중앙데일리

A step toward bringing Korean treasures home

Aug 10,2015
Whenever Koreans deliberate on the highly sensitive issue of cultural heritage items that are kept abroad - often looted by foreign countries during invasion or war in the past - the name Takenosuke Ogura (1870-1964) is almost always mentioned.

After all, Ogura, a wealthy businessman in Korea during the Japanese colonial period (1910-45), was one of the most avid - and notorious - collectors of ancient Korean art.

The Art Collection of Takenosuke Ogura contains 1,030 cultural properties from Korea. The collection includes some of the most important treasures of Korea from ancient and modern times, with 39 pieces designated as Japanese state treasures.

In 1981, Ogura’s descendants donated the collection to the Tokyo National Museum. Today, more than half of the exhibits in the museum’s Korean gallery - or 125 of the 241 items on display - are from the Ogura collection.

The Korean artifacts in the collection range from ceramics and paintings to crafts and clothes. They include a gold hat from the Gaya confederacy in southern Korea (42-532) and a gilt-bronze seated statue of the Buddha from the Unified Silla Period (676-935).

But how did Ogura end up in Korea, and how was he able to amass such important treasures? And after Japan was defeated in World War II, how was Ogura able to take his collection back home?

The answers to these questions have been mostly unclear - until now.

The Overseas Korean Cultural Heritage Foundation conducted research between 2013 and 2014, referring to the existing 10 lists of the Ogura collection - only one of which was made by Koreans - as well as news articles, excavation reports and auction catalogues from the era.

The result of the two-year investigation is a book titled “Ogura Collection: Our Cultural Heritage in Japan,” which the foundation announced on July 29.

Oh Da-yeon of the foundation’s research team says that during the colonial period, the Japanese Government-General of Korea uncovered many of Korea’s cultural properties, including ancient tombs.

Also, individuals often bought and sold Korean cultural properties through auctions, and trafficked illegally excavated items, she said.

“Ogura collected many and diverse cultural properties through these official excavations, tomb thefts, as well as a personal fervor for collecting art,” she explained.

But the biggest discovery by the Overseas Korean Cultural Heritage Foundation is the possibility that some of the items were acquired and moved through illegal means, which could help Korea repatriate the collection.

During the Japanese colonial rule of Korea (1910-45), the Japanese government excavated many of Korea’s cultural heritage sites, as shown in this file photo of ancient tombs in Pyongyang (in today’s North Korea). [JoongAng Ilbo]
“In the case of items excavated from the tomb complex in Yeonsan-dong, Busan,” Oh said, “they were illegally excavated in 1931 and trafficked.”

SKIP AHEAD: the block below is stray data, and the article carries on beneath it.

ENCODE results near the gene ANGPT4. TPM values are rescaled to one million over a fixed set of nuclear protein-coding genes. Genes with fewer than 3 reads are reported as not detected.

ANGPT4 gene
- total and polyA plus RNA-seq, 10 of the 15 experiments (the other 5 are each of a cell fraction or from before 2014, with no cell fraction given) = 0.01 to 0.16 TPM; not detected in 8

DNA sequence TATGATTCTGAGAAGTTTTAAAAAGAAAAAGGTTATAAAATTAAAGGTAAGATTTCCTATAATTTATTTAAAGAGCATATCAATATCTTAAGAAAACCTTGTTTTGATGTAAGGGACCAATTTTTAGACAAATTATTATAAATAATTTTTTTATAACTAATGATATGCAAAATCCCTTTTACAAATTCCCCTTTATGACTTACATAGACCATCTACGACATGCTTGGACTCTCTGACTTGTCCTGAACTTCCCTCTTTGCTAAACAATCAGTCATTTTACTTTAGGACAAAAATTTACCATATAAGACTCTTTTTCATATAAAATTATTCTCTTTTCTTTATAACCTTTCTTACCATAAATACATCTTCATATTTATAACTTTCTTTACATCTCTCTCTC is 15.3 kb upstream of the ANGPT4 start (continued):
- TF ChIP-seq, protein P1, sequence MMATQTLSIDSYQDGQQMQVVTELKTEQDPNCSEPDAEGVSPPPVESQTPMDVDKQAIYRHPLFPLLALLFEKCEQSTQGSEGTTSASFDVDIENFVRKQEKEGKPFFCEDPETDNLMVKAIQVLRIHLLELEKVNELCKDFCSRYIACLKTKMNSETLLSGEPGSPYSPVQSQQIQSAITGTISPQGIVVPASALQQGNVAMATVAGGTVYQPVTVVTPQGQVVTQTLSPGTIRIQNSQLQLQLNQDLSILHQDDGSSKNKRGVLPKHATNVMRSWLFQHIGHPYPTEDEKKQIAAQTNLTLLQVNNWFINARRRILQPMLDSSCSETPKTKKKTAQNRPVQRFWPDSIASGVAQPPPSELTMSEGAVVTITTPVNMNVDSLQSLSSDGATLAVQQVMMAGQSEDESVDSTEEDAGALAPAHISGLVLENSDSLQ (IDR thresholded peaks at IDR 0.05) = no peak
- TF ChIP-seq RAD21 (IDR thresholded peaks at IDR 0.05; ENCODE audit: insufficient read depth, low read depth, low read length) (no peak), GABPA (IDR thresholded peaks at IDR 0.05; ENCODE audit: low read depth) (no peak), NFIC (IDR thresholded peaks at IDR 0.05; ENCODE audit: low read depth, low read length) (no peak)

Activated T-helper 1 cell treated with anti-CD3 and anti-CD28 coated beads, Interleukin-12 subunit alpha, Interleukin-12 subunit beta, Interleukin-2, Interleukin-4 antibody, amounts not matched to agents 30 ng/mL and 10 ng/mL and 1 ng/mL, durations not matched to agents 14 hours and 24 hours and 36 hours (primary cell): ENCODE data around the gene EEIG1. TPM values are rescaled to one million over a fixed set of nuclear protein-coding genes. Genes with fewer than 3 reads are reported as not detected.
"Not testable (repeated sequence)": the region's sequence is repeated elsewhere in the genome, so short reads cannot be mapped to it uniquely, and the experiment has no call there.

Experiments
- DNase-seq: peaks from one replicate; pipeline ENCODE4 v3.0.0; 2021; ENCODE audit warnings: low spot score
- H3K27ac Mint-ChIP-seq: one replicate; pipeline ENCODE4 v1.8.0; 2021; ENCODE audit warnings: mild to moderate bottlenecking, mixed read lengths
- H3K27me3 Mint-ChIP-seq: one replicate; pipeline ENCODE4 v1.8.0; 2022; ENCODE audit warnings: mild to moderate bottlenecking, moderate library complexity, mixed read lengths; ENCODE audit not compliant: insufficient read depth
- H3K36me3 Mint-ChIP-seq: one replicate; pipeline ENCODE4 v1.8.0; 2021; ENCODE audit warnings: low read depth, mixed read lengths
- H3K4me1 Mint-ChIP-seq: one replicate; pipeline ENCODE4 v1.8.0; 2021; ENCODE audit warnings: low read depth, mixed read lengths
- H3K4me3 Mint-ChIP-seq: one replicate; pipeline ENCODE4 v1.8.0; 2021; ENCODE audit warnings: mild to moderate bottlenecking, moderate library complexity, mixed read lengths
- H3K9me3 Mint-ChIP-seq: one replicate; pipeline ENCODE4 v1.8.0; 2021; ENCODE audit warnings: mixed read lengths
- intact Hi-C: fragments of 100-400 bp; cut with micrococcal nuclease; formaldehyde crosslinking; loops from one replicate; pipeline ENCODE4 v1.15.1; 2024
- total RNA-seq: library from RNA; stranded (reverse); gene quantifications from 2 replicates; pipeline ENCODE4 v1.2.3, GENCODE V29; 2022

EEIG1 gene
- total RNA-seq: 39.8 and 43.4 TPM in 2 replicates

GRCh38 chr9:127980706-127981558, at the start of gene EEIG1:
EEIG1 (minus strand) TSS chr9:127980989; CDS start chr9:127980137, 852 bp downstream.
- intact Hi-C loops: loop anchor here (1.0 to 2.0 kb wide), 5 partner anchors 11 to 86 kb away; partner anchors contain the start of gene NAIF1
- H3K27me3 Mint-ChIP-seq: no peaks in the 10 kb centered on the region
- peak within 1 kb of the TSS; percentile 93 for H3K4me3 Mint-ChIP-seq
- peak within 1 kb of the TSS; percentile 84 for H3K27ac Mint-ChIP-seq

Oh added that the relics from Geumgwanchong Tomb in Gyeonggi, North Gyeongsang - officially excavated by the Japanese government and detailed in an official report - at some point made it into the hands of Ogura.

During the colonial era, the Japanese government unearthed many cultural properties across the Korean Peninsula under an effort dubbed the “Investigation Project of Joseon Historical Remains.”

The principle of the excavation project was that everything discovered became the possession of the Japanese government. But Ogura owns eight relics that were uncovered in Geumgwanchong. Records show the relics from the tomb were traded at high prices shortly after the excavation.

Takenosuke Ogura was a wealthy businessman in Korea during the Japanese colonial period. [JoongAng Ilbo]
“There is not yet concrete evidence that Ogura conducted illegal excavations or commissioned them, but given the situation in North Gyeongsang at that time regarding excavation and trafficking, we cannot rule out that possibility of Ogura’s involvement in illegal excavations,” Oh said.

Foundation officials also say that the Ogura collection includes many items that once belonged to the Daehan Empire’s ruling family, further evidence of possible illegality.

The Daehan Empire (1897-1910) - sometimes translated as the Korean Empire - refers to the final years of the Joseon Dynasty (1392-1910), during which the state transformed into an empire in a desperate attempt to stave off rising Japanese encroachment.

The artifacts of the Korean imperial family in the Ogura collection include a daily hat or ikseongwan and the helmet and armor of Emperor Gojong (1852-1919). The Tokyo National Museum officially acknowledged in 2012 that the artifacts had belonged to the Korean imperial family, but said it doesn’t know how the artifacts ended up there.

Korea has been working for the return of the Ogura collection since its liberation in 1945. In fact, in 2013, the JoongAng Sunday obtained documents from Japan’s Ministry of Foreign Affairs which show that the Korean artifacts in the Ogura collection might have been returned.

According to the documents - drawn up on Feb. 14, 1962, by the Northeast Asia division of the ministry - the Japanese government once considered returning the Ogura collection to Korea.

The foundation also found that Ogura had been moving parts of his collection to Japan since the 1930s, using a concrete storage facility he built in Tokyo in 1931. He got his artifacts evaluated by an official at the Tokyo National Museum and recognized as state treasures.

BY KIM HYUNG-EUN
[hkim@joongang.co.kr]


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